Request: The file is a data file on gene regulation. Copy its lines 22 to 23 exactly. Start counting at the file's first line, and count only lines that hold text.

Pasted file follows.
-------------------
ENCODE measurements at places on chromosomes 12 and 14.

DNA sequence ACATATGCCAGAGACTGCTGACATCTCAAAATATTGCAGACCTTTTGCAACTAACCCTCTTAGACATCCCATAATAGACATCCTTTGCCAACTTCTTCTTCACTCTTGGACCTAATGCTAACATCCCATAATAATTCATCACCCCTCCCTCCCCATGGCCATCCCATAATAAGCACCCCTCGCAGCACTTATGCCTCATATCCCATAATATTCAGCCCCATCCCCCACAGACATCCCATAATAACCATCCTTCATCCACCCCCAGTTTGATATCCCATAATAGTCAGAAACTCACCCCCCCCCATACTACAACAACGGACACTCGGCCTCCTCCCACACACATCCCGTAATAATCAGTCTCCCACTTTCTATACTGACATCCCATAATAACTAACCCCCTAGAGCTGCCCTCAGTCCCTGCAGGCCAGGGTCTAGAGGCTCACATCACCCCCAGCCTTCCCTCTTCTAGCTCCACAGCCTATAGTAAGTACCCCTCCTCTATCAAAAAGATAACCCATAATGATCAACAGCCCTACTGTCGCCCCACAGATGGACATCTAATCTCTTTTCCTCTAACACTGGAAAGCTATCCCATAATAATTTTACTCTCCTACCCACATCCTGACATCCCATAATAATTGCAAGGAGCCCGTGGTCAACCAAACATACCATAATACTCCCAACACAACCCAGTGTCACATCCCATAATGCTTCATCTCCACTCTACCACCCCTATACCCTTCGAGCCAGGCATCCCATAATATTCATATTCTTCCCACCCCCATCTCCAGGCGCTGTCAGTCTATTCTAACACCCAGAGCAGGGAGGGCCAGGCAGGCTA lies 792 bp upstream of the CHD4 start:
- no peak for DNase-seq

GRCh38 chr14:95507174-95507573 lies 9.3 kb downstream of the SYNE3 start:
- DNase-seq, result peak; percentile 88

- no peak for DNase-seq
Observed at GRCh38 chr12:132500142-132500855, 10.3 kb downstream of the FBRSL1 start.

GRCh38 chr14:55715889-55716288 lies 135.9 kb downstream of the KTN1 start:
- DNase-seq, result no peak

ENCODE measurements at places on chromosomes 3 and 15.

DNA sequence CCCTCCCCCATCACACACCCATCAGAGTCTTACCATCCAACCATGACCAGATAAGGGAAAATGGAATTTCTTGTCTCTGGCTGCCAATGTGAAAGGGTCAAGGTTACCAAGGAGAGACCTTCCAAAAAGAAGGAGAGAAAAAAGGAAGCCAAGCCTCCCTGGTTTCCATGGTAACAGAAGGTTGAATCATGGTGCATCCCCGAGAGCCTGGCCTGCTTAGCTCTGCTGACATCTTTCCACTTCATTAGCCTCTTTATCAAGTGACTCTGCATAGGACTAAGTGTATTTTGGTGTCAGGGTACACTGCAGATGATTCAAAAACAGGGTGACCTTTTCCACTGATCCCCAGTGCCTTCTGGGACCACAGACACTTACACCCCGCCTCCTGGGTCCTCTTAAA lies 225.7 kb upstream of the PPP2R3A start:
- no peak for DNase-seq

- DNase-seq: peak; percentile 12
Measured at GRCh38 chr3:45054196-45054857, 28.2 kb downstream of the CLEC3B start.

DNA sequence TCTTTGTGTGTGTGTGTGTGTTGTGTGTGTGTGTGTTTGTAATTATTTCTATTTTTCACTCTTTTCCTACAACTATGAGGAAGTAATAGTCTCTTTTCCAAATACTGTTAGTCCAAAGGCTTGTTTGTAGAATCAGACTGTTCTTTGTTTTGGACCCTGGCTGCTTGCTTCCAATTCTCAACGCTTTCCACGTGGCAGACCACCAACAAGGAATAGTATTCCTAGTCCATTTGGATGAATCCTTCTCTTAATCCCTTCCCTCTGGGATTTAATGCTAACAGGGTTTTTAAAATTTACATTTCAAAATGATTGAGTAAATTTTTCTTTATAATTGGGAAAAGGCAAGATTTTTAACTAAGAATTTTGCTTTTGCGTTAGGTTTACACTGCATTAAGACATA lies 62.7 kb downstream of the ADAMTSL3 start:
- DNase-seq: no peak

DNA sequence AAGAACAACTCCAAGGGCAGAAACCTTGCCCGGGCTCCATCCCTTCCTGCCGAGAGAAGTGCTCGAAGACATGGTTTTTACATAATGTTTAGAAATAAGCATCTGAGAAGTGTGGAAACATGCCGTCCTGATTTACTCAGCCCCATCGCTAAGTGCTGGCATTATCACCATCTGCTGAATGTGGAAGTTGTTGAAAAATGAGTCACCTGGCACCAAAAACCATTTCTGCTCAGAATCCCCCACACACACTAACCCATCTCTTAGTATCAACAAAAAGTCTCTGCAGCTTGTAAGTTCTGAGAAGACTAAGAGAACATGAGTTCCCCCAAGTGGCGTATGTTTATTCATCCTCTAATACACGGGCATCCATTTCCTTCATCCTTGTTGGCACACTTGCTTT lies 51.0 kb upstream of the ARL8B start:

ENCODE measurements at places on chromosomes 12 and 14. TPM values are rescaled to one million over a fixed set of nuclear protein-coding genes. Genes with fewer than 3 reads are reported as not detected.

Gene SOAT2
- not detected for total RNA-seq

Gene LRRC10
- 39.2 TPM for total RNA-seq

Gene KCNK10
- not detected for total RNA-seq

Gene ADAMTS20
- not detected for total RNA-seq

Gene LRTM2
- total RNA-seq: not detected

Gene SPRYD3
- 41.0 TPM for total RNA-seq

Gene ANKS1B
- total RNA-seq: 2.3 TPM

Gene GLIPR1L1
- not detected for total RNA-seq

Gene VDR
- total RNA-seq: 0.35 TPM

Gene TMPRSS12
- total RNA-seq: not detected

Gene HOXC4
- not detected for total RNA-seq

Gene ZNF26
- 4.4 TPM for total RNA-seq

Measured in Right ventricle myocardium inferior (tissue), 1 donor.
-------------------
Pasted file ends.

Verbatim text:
- 39.2 TPM for total RNA-seq

Gene KCNK10